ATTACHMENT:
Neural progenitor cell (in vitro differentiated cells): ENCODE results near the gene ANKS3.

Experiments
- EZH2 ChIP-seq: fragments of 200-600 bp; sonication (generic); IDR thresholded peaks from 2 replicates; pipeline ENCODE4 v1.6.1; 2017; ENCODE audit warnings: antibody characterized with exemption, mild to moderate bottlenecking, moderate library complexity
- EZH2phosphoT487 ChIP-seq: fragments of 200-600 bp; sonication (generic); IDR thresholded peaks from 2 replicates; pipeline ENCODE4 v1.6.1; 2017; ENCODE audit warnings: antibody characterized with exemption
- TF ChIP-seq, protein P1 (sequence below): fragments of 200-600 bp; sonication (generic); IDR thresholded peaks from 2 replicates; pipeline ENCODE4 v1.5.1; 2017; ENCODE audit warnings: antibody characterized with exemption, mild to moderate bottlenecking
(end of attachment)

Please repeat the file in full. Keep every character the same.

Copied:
Neural progenitor cell (in vitro differentiated cells): ENCODE results near the gene ANKS3.

Experiments
- EZH2 ChIP-seq: fragments of 200-600 bp; sonication (generic); IDR thresholded peaks from 2 replicates; pipeline ENCODE4 v1.6.1; 2017; ENCODE audit warnings: antibody characterized with exemption, mild to moderate bottlenecking, moderate library complexity
- EZH2phosphoT487 ChIP-seq: fragments of 200-600 bp; sonication (generic); IDR thresholded peaks from 2 replicates; pipeline ENCODE4 v1.6.1; 2017; ENCODE audit warnings: antibody characterized with exemption
- TF ChIP-seq, protein P1 (sequence below): fragments of 200-600 bp; sonication (generic); IDR thresholded peaks from 2 replicates; pipeline ENCODE4 v1.5.1; 2017; ENCODE audit warnings: antibody characterized with exemption, mild to moderate bottlenecking